Christmas in Spain will go ahead without restrictions from the central government, despite the rapid increase in Covid infections due to the omicron variant.
With Christmas only a few days away and festive gatherings with friends and family organised to celebrate Christmas Eve, Christmas Day and New Year’s Eve, Spain and the rest of the world is on high alert.
Although the central government hasn’t put any restrictions in place, some communities have themselves chosen to be cautious. Andalusia, Aragon (partially suspended by the Supreme Court), the Balearic Islands, the Basque Country, Cantabria, Catalonia, the Valencian region, Galicia, Murcia, Navarra, Melilla and Cueta have all decided to implement the Covid passport.
Catalonia has once again imposed mandatory quarantine for anyone who has come into close contact with someone who has Covid-19, whilst the Basque Country, Galicia, Navarra and the Canary Islands have all suggested limiting the number of attendees for family celebrations.
In the meantime Prime Minister, Pedro Sánchez, said on Sunday that he will meet with regional presidents on Wednesday, December 22, to assess the situation and discuss whether new measures need to be implemented before Christmas.
The current recommendations as proposed by a committee of experts which would see all of the Spanish regions apply restrictions in a coordinated manner, have been previously rejected, however, there is still time to apply them.
Recommendations for low-risk areas
The document of proposals addresses regulations that must be followed within each of the country's autonomous communities where the infection rate is not considered to be at a high or a very high level of alert. This includes wearing a mask, hand washing, maintaining a safe distance and reducing unnecessary contact with others.
In addition to these measures, adequate ventilation is also a recommendation along with self-isolation if a negative diagnostic test is received or where symptoms follow close contact with a person who has been infected.
Experts also recommend avoiding public transport as much as possible to avoid the concentration of people in a confined space.
At this time, the country’s medical experts recommend limiting the numbers in attendance at family reunions and that attendees should undergo an antigen test prior to meeting up.
Furthermore, it is advised that anyone who is presenting symptoms of Covid or has recently come into contact with a person who has tested positive, should avoid mixing with others.
As for residents and workers of nursing homes, experts advise taking an antigen test after dinner, while for visitors the rule is to do it before and not go if they have symptoms or test positive to avoid further contagion.
The recommendations for restaurants are similar with plans to restrict the number of diners to 10 per table with each person advised to maintain a distance of 1.5 metres. Ventilation of the restaurant is also advisable while visiting the bar area of an establishment will be prohibited under the recommendations.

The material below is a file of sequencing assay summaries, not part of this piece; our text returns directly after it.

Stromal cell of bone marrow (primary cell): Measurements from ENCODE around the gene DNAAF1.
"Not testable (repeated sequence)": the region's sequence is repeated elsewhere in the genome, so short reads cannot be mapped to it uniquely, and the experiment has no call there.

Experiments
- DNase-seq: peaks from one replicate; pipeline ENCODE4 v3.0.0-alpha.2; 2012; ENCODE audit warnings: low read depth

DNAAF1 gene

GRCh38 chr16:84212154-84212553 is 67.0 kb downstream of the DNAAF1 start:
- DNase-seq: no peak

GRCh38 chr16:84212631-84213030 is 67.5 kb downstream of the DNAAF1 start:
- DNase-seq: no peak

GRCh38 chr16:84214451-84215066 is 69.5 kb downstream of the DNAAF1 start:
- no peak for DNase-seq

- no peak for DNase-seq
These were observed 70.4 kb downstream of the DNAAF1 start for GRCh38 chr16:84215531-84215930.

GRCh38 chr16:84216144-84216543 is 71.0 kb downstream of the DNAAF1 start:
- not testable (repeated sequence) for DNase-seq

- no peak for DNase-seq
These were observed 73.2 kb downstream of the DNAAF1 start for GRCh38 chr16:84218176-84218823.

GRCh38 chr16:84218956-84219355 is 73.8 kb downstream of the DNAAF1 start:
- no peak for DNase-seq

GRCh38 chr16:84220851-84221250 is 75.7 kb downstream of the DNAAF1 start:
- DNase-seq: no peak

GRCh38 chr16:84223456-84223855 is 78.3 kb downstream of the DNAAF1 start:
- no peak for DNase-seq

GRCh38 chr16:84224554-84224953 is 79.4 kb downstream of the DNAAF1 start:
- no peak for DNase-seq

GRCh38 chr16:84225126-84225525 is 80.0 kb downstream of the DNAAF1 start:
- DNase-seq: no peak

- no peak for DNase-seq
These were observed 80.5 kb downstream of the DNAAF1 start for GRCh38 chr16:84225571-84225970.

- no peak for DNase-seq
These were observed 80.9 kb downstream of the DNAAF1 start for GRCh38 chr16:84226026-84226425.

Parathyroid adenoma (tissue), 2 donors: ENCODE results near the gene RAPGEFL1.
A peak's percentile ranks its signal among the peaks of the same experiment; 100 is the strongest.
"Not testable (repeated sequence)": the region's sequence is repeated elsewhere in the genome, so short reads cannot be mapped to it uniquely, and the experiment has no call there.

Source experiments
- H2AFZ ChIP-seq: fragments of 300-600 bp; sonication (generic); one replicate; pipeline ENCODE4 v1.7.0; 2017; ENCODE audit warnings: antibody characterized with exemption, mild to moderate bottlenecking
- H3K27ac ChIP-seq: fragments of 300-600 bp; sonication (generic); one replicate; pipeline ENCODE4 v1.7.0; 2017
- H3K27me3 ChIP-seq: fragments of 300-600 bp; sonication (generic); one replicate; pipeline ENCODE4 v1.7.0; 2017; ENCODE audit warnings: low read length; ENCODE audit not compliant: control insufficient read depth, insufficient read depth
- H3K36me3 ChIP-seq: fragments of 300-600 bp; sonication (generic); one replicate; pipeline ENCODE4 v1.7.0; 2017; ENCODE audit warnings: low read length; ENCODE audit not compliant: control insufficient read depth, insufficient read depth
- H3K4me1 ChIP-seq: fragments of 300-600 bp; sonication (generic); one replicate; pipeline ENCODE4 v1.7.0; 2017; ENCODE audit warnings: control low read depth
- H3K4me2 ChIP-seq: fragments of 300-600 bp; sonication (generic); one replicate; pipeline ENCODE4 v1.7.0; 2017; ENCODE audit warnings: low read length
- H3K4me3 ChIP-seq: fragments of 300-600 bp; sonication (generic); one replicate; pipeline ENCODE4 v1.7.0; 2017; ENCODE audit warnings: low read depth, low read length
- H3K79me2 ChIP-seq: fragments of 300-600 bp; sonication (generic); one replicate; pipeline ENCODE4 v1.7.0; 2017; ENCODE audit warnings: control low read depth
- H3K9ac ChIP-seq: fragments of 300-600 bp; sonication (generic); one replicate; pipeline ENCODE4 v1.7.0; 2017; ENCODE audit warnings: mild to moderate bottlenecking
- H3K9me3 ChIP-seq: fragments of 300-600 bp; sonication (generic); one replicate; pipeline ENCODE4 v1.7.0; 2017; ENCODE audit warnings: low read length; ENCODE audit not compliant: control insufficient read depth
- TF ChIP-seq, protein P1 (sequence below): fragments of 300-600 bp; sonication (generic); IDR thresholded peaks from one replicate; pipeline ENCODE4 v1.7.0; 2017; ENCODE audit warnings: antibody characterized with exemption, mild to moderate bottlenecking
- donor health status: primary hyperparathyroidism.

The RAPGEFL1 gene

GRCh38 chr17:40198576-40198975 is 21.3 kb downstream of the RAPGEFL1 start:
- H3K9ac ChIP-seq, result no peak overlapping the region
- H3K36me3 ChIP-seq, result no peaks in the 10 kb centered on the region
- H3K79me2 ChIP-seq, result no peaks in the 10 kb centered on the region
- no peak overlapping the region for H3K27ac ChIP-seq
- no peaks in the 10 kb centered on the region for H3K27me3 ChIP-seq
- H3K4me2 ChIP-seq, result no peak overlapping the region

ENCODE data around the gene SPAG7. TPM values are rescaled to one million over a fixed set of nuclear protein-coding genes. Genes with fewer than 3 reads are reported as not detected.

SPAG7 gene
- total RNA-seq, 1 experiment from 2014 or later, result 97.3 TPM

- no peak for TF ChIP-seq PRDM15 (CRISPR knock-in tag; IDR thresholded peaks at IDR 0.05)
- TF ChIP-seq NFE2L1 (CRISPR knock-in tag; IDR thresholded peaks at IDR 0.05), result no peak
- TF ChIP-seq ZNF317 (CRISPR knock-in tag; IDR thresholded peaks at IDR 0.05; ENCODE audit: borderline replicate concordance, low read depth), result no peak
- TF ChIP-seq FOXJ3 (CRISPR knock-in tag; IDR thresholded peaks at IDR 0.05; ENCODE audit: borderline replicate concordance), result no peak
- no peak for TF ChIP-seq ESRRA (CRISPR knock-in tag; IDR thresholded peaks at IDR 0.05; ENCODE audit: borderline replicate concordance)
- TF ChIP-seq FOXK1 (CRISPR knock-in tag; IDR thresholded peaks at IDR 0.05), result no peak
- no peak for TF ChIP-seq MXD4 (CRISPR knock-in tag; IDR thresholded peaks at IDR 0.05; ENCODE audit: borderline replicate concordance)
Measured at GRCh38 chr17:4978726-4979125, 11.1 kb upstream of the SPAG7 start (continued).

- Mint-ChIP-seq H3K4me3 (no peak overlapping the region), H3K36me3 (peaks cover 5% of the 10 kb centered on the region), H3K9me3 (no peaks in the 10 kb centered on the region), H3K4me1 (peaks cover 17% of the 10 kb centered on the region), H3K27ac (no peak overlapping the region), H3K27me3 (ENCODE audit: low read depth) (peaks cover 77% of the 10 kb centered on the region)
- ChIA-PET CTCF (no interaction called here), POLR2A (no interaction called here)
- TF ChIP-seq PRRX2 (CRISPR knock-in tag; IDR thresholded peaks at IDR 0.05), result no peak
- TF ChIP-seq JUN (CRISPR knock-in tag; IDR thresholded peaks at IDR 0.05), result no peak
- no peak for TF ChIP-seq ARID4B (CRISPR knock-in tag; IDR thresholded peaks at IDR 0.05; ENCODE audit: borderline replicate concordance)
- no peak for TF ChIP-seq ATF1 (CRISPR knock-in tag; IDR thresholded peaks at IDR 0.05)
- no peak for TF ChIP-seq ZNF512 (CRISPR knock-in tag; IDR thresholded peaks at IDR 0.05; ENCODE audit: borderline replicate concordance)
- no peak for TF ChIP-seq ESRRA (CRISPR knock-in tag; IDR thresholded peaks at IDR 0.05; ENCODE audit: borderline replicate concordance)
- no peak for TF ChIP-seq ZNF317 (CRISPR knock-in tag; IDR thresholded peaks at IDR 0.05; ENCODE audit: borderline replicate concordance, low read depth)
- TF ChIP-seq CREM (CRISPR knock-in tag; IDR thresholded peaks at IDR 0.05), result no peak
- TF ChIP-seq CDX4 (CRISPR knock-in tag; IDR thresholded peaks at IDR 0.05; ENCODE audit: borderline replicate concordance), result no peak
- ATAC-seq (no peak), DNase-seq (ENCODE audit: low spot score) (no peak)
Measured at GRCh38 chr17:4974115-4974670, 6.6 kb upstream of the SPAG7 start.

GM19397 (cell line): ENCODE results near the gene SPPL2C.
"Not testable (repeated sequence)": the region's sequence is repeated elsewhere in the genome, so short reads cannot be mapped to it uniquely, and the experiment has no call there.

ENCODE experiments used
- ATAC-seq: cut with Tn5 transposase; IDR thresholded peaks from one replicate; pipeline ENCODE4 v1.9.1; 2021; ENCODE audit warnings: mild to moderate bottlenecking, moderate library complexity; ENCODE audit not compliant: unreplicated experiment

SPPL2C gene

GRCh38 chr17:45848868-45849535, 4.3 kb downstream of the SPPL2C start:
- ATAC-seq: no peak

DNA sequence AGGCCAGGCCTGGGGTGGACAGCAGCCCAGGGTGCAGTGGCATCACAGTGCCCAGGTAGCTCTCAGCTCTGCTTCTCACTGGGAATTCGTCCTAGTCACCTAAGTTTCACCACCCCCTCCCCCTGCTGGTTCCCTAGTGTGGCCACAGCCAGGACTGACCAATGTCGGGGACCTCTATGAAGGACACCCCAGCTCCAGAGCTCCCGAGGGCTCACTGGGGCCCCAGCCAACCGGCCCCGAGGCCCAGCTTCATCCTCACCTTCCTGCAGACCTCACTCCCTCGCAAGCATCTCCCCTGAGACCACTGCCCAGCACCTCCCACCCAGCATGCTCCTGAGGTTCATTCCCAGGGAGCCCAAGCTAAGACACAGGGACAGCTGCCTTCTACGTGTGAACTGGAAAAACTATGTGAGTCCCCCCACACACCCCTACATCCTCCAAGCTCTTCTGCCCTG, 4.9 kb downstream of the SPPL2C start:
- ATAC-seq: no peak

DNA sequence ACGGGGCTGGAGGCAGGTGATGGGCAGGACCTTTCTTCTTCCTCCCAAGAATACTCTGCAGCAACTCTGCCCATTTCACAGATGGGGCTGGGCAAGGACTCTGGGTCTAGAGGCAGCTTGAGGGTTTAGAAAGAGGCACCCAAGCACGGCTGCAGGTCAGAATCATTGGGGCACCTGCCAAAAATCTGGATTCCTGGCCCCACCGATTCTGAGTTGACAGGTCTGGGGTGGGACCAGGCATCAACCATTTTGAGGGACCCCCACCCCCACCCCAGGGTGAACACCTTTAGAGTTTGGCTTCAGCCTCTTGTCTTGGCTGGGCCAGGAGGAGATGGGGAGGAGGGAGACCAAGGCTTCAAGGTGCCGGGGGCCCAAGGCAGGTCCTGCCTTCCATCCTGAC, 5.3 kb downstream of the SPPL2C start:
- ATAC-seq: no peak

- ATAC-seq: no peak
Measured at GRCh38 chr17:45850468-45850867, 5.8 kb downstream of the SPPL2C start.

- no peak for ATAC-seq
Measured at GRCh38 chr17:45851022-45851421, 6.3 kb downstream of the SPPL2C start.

In regards to religious celebrations, in addition to the general guidelines, it is advisable to avoid the tradition of kissing and cuddling and to avoid close personal contact.
Recommendations for high-risk areas
The recommendations for areas that are considered to be high or very high risk or where hospital and ICU occupation are highest are naturally different.
For family gatherings, the recommendation is for a maximum of 10 attendees from no more than two homes where the risk level is considered to be high for that area.
Where the risk level is very high, a maximum of six people is recommended.
On the other hand, the recommendation will be that office gatherings should contain no more than six people in high-risk areas, while the proposals are against holding them where the level for that area is considered to be very high.
Hospitality and nightlife
The hospitality industry is no doubt fearful of any new measures that may be implemented, especially over the Christmas holidays.
Under the proposals, many establishments could face restrictions on capacity and opening hours.
For those establishments located in areas considered to be high risk, the capacity would be reduced to 50% with a maximum of six per table. They would also be required to close by 23:00. If the risk were too high, they would be forced to close the interior spaces.
Nightlife establishments in the areas considered to be most affected by the pandemic will also see reductions in capacity by around 50%. Customers per table would also be reduced to six with businesses being forced to shut by 1 am. It is highly likely that drinking and ordering at the bar would also be prohibited.
In the case that an area is considered to be at the very high-risk level, all nightlife establishments would be forced to close completely.
In areas that are categorised as high or very high, shops would be reduced to 50% capacity. In areas that are considered to be high risk, non-essential common areas would also be closed.
Christmas parades such as three kings are a tradition in Spain, however, the recent increase in cases and the emergence of the new Omicron variant is putting them at risk.
Under the recommendations, in areas where the risk is considered to be high, capacity could be reduced by half with parades prohibited altogether where the area was considered to be at the high-risk level.
Under the recommendations, religious celebrations would also have their capacity restricted with a recommended reduction to 50% in high-risk areas and just 25% in very high-risk areas. These would be in addition to the general guidelines of wearing a mask, keeping a safe distance and providing indoor areas with adequate ventilation.